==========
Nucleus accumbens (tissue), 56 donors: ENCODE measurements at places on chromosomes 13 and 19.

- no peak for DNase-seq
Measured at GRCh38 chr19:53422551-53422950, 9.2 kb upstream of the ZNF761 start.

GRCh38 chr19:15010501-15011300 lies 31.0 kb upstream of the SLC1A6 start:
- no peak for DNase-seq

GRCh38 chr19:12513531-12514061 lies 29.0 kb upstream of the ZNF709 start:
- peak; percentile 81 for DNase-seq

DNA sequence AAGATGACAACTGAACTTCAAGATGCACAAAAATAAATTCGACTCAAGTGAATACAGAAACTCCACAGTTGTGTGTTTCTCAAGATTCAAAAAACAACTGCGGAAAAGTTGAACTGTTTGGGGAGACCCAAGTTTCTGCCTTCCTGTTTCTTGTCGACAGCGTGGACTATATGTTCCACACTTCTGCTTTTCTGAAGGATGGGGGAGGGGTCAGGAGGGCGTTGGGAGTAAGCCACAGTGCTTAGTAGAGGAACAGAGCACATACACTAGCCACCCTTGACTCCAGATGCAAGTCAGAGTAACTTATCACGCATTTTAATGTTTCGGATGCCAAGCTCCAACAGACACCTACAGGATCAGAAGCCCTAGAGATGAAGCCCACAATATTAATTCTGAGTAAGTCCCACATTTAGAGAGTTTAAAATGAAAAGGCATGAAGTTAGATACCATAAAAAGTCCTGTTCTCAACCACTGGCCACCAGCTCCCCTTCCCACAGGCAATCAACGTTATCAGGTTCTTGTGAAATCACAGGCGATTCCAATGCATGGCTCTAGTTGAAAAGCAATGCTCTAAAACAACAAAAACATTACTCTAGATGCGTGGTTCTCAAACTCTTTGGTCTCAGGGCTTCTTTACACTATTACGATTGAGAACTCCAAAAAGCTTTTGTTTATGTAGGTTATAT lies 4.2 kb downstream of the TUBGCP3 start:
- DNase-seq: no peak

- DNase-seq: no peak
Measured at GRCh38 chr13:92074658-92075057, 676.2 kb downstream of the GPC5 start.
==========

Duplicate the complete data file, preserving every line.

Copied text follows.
Nucleus accumbens (tissue), 56 donors: ENCODE measurements at places on chromosomes 13 and 19.

- no peak for DNase-seq
Measured at GRCh38 chr19:53422551-53422950, 9.2 kb upstream of the ZNF761 start.

GRCh38 chr19:15010501-15011300 lies 31.0 kb upstream of the SLC1A6 start:
- no peak for DNase-seq

GRCh38 chr19:12513531-12514061 lies 29.0 kb upstream of the ZNF709 start:
- peak; percentile 81 for DNase-seq

DNA sequence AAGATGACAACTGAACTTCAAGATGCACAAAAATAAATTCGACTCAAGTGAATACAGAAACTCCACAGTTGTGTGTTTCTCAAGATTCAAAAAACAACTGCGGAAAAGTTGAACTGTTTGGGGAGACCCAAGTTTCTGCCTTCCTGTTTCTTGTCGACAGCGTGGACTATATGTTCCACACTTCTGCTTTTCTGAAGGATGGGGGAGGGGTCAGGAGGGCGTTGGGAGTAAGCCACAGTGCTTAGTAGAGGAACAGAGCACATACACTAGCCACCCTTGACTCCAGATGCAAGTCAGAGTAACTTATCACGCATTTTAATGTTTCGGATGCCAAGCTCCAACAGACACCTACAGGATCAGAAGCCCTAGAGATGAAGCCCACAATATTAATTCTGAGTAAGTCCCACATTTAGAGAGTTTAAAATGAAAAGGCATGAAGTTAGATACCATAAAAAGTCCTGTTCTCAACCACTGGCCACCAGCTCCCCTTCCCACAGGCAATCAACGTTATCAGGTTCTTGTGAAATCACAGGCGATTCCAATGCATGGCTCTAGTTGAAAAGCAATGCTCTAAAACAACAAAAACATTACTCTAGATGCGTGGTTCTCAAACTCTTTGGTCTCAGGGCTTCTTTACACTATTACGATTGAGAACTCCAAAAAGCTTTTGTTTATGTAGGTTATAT lies 4.2 kb downstream of the TUBGCP3 start:
- DNase-seq: no peak

- DNase-seq: no peak
Measured at GRCh38 chr13:92074658-92075057, 676.2 kb downstream of the GPC5 start.